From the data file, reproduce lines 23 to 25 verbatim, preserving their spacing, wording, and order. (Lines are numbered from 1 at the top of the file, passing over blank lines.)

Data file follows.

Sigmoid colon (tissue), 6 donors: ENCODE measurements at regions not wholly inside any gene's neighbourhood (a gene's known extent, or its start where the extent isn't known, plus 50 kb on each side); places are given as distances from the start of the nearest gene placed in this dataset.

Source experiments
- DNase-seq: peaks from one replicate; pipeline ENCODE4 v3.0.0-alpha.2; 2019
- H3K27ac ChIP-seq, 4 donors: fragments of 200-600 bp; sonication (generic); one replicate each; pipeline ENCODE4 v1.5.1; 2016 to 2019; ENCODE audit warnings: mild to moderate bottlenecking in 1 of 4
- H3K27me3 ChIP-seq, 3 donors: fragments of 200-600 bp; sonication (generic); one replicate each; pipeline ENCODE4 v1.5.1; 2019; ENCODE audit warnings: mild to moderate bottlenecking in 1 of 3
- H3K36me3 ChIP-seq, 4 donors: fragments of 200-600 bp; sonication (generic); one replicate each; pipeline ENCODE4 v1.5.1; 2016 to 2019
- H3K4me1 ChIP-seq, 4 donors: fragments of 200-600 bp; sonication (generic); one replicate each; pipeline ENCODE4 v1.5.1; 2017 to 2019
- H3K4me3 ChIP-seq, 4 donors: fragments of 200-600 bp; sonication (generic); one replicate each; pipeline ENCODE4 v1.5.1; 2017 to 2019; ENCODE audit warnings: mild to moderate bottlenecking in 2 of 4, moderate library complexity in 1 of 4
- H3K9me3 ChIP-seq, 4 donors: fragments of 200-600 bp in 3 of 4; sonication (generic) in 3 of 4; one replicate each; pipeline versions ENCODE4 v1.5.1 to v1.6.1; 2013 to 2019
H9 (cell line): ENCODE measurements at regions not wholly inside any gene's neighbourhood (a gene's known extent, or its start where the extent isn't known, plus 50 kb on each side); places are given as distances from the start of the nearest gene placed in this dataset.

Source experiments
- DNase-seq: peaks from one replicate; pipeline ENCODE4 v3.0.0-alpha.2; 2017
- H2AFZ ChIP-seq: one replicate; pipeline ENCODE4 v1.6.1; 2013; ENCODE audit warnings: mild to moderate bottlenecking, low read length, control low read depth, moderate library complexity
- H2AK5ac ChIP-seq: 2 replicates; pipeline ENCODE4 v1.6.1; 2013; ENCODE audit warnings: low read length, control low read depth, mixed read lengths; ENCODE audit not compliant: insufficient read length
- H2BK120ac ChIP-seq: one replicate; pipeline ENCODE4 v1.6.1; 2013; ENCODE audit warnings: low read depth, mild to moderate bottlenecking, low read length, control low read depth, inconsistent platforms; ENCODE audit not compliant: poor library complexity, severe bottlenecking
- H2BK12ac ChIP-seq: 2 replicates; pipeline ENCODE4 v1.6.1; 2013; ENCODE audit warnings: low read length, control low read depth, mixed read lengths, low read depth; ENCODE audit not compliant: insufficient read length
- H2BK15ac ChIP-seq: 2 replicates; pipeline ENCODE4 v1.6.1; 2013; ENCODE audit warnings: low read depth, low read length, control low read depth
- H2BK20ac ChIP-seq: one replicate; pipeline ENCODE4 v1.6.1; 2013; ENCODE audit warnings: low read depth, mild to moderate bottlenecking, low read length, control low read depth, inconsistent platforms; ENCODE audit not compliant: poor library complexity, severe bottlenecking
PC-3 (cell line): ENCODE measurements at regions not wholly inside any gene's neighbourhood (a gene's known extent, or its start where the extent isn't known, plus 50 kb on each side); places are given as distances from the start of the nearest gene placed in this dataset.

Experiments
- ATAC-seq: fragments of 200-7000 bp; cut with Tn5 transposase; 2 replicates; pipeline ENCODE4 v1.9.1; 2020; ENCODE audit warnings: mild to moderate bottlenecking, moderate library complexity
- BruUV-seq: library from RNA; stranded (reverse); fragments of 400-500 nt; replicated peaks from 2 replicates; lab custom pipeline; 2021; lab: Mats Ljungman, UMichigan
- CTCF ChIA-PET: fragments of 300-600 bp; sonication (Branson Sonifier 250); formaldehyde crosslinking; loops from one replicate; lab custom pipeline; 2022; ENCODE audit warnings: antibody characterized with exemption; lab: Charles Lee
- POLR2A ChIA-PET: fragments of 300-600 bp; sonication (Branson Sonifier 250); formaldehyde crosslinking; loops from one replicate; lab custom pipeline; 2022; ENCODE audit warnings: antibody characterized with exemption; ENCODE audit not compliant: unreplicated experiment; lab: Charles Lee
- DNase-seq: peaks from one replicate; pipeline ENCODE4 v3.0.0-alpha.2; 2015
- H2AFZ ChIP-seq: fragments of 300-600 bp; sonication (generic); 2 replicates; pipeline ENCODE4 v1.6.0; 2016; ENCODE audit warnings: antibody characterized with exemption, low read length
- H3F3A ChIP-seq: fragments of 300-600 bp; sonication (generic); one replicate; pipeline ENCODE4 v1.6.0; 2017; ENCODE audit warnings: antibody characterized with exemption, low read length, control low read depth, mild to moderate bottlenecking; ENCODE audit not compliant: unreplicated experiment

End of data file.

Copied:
- CTCF ChIA-PET: fragments of 300-600 bp; sonication (Branson Sonifier 250); formaldehyde crosslinking; loops from one replicate; lab custom pipeline; 2022; ENCODE audit warnings: antibody characterized with exemption; lab: Charles Lee
- POLR2A ChIA-PET: fragments of 300-600 bp; sonication (Branson Sonifier 250); formaldehyde crosslinking; loops from one replicate; lab custom pipeline; 2022; ENCODE audit warnings: antibody characterized with exemption; ENCODE audit not compliant: unreplicated experiment; lab: Charles Lee
- DNase-seq: peaks from one replicate; pipeline ENCODE4 v3.0.0-alpha.2; 2015